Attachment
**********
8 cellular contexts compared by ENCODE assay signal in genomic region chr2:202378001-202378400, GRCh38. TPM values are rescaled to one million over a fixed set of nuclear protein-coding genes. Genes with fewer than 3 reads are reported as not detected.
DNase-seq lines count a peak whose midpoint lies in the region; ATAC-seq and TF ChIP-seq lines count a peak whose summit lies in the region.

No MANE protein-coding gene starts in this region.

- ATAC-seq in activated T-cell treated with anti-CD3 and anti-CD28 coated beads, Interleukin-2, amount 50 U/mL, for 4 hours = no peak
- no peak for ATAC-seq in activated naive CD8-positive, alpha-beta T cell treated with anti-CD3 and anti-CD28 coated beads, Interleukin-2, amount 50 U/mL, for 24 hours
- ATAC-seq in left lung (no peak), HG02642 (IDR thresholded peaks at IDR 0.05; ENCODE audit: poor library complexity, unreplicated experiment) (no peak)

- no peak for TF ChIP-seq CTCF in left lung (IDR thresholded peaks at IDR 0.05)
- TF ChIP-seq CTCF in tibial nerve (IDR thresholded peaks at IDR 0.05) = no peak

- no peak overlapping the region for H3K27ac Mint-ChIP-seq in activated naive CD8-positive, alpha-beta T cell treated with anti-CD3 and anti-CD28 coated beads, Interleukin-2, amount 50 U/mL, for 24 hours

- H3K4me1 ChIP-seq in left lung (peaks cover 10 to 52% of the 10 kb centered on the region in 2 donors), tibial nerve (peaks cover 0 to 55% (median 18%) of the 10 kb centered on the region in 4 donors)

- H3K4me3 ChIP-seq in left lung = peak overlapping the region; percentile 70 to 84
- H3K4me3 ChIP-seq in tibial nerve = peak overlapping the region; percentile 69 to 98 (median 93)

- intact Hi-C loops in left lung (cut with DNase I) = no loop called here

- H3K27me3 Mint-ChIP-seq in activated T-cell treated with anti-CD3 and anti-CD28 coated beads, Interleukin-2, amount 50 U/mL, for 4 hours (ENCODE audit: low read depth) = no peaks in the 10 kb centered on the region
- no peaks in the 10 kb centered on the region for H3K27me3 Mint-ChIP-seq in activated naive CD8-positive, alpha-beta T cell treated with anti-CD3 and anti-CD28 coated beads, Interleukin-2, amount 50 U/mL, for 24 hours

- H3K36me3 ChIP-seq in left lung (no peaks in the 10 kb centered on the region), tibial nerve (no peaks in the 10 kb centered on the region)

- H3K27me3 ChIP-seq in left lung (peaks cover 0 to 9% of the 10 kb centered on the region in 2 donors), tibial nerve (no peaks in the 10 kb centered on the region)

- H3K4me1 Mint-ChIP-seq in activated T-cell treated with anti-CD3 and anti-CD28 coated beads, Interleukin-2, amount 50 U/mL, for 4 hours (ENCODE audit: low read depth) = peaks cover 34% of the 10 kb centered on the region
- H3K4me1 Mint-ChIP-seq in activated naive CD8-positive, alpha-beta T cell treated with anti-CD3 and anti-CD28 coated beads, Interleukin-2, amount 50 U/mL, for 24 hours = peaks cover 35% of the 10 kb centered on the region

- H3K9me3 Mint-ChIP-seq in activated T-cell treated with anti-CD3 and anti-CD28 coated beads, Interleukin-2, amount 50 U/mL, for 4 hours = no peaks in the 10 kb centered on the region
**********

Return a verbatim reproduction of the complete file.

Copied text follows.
8 cellular contexts compared by ENCODE assay signal in genomic region chr2:202378001-202378400, GRCh38. TPM values are rescaled to one million over a fixed set of nuclear protein-coding genes. Genes with fewer than 3 reads are reported as not detected.
DNase-seq lines count a peak whose midpoint lies in the region; ATAC-seq and TF ChIP-seq lines count a peak whose summit lies in the region.

No MANE protein-coding gene starts in this region.

- ATAC-seq in activated T-cell treated with anti-CD3 and anti-CD28 coated beads, Interleukin-2, amount 50 U/mL, for 4 hours = no peak
- no peak for ATAC-seq in activated naive CD8-positive, alpha-beta T cell treated with anti-CD3 and anti-CD28 coated beads, Interleukin-2, amount 50 U/mL, for 24 hours
- ATAC-seq in left lung (no peak), HG02642 (IDR thresholded peaks at IDR 0.05; ENCODE audit: poor library complexity, unreplicated experiment) (no peak)

- no peak for TF ChIP-seq CTCF in left lung (IDR thresholded peaks at IDR 0.05)
- TF ChIP-seq CTCF in tibial nerve (IDR thresholded peaks at IDR 0.05) = no peak

- no peak overlapping the region for H3K27ac Mint-ChIP-seq in activated naive CD8-positive, alpha-beta T cell treated with anti-CD3 and anti-CD28 coated beads, Interleukin-2, amount 50 U/mL, for 24 hours

- H3K4me1 ChIP-seq in left lung (peaks cover 10 to 52% of the 10 kb centered on the region in 2 donors), tibial nerve (peaks cover 0 to 55% (median 18%) of the 10 kb centered on the region in 4 donors)

- H3K4me3 ChIP-seq in left lung = peak overlapping the region; percentile 70 to 84
- H3K4me3 ChIP-seq in tibial nerve = peak overlapping the region; percentile 69 to 98 (median 93)

- intact Hi-C loops in left lung (cut with DNase I) = no loop called here

- H3K27me3 Mint-ChIP-seq in activated T-cell treated with anti-CD3 and anti-CD28 coated beads, Interleukin-2, amount 50 U/mL, for 4 hours (ENCODE audit: low read depth) = no peaks in the 10 kb centered on the region
- no peaks in the 10 kb centered on the region for H3K27me3 Mint-ChIP-seq in activated naive CD8-positive, alpha-beta T cell treated with anti-CD3 and anti-CD28 coated beads, Interleukin-2, amount 50 U/mL, for 24 hours

- H3K36me3 ChIP-seq in left lung (no peaks in the 10 kb centered on the region), tibial nerve (no peaks in the 10 kb centered on the region)

- H3K27me3 ChIP-seq in left lung (peaks cover 0 to 9% of the 10 kb centered on the region in 2 donors), tibial nerve (no peaks in the 10 kb centered on the region)

- H3K4me1 Mint-ChIP-seq in activated T-cell treated with anti-CD3 and anti-CD28 coated beads, Interleukin-2, amount 50 U/mL, for 4 hours (ENCODE audit: low read depth) = peaks cover 34% of the 10 kb centered on the region
- H3K4me1 Mint-ChIP-seq in activated naive CD8-positive, alpha-beta T cell treated with anti-CD3 and anti-CD28 coated beads, Interleukin-2, amount 50 U/mL, for 24 hours = peaks cover 35% of the 10 kb centered on the region

- H3K9me3 Mint-ChIP-seq in activated T-cell treated with anti-CD3 and anti-CD28 coated beads, Interleukin-2, amount 50 U/mL, for 4 hours = no peaks in the 10 kb centered on the region